Review: Maylee Todd, 'Acts Of Love'
Note: NPR's First Listen audio comes down after the album is released. However, you can still
Artists who veer from their previous work stylistically often make the case that the new sounds or postures they've embraced are truer to their artistic identities and intentions than anything they've done before. We've heard it from Miley Cyrus, both when she indulged in hip-hop-accented rebellion and when she invoked countrified groundedness this year, not to mention from a glam-renouncing Lady Gaga and a pop-rock-shedding, soul-obsessed Kelly Clarkson.
But Toronto's Maylee Todd seems free from concerns about trying to present a stabilized musical self on her coolly beguiling third solo album, Acts of Love. Nor does she seek to elevate her music-making above her other forms of creative expression, performance art and 3-D projection mapping among them.
"I like that I'm constantly evolving and changing," she explains in a mini-doc. "It kind of gives me a nice excuse, so I don't have to be defined as one thing."
"I can cop out at anytime," she continues with a delighted, impish laugh, "because I'm like, 'Look at me. I have so many dynamics.'"
A singer, songwriter and multi-instrumentalist of Canadian and Filipino descent, she's experimented with the harp, fronted a throwback soul and funk outfit, and executed choreography with her backup singer. It's telling that she described her earlier album Escapology as being "built on soul music"; an artist convinced of the need to tether an identity to a static set of influences might have put it differently. In that same interview, she also spoke of nurturing a more electronically-inclined musical alter ego: "It's an altogether different process, which ends up exercising new creative muscles."
That past experimentation served Todd well. She learned the ins and outs of synthesizers and sequencers — this handheld, checkerboard-like device, for one — in order to be able to produce all 17 tracks of her new album in her home studio, with only minimal contributions from other musicians.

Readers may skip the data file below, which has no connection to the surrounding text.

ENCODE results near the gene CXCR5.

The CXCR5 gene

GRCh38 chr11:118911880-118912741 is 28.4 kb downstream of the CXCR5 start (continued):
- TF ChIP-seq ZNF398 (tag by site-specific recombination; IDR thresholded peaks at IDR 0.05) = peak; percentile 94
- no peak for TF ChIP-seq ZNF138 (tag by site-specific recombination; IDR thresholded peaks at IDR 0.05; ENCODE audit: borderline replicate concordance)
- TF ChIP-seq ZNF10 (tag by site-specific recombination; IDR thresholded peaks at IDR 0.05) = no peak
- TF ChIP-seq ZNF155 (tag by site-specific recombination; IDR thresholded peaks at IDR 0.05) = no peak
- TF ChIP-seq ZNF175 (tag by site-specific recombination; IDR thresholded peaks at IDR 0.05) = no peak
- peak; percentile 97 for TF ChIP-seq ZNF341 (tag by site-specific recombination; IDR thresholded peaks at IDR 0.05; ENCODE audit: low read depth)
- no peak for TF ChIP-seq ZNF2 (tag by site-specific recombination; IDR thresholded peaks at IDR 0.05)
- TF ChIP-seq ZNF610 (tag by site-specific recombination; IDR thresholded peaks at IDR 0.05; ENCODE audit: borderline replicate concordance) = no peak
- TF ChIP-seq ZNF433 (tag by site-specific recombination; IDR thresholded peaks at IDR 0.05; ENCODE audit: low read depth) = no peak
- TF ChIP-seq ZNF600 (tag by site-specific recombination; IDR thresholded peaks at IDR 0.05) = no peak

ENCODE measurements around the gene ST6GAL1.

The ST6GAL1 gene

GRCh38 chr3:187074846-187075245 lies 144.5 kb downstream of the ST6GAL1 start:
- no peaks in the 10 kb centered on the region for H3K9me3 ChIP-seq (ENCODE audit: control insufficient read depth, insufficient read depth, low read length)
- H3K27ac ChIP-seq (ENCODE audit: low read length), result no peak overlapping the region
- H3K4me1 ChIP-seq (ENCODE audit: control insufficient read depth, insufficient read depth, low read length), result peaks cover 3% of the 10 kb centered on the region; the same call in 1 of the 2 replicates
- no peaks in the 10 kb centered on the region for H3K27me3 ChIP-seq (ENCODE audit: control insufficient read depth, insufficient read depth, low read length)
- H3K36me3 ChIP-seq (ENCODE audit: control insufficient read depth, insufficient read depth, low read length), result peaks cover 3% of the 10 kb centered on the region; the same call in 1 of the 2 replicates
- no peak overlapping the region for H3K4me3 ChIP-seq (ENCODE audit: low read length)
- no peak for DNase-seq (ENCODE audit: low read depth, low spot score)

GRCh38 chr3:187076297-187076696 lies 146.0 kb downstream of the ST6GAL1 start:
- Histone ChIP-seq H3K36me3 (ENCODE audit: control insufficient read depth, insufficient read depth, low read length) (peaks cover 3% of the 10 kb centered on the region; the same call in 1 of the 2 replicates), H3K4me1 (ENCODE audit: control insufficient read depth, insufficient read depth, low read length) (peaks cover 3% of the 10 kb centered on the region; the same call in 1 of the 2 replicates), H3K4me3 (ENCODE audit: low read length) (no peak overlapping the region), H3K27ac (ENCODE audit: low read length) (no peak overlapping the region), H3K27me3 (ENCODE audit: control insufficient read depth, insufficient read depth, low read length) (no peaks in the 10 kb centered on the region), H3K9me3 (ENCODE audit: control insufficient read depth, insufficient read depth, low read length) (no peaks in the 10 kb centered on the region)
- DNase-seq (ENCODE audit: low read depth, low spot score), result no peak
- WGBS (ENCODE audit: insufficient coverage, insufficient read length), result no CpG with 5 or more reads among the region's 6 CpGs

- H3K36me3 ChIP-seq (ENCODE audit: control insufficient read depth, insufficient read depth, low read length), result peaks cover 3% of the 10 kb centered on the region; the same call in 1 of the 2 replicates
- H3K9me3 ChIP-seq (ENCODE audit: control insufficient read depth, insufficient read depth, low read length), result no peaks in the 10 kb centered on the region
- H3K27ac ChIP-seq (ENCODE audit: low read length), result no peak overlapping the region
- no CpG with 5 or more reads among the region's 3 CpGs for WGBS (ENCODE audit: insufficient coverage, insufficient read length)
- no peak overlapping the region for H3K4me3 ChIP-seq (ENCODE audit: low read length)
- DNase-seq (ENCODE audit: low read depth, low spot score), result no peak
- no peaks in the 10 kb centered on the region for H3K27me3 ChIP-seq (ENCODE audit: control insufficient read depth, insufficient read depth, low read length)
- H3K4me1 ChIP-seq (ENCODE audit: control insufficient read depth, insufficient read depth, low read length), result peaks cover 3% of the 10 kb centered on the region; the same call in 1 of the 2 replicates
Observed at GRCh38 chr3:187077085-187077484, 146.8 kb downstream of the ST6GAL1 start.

It's not for nothing that she's called it a "bedroom record." She makes her way from sleek, downtempo R&B, occasionally suggesting the sophistication of Sade, to chilly industrial dance-pop, all the while beckoning the listener into an intimate space where daydreams can go undisturbed, physical and emotional attachments can be mulled over and private desires can be articulated. (Some of these songs were first presented as part of an immersive touring installation that Todd titled "Virtual Womb." The audience entered the planetarium-style experience through a fabric sculpture representing her vulva, marking it as visceral space, indeed.)
The fetching wispiness of Todd's delivery blurs the lines between solitary mooning and an invitation to draw close, whether she's murmuring reassurance (see: "I Got My Life") or playfully deploying the cooing and moaning of disco divas like Donna Summer (see: "Disco D**** 5000"). When Todd takes up the subject of systemic gender inequality, as she does in "From This Moment" — a track built around a brittle loop, whole-note keyboard chords, and a robotic, fluttery vocal sample — she's thoroughly conversational about it. "How do I say this?" she sighs. "It's a man's world. It's hard to move on this earth as a girl." From the rapt, synth-pop exploration of alternate consciousness on "Virtual Life" to the rhythmic R&B ballad "Part Time Lover," with its declaration of malleable expectations, and "Goat Wut U Need," a racy exploration of coupling set to an insistent, mechanistic groove, Todd conveys an openness to possibilities that's exhilarating.
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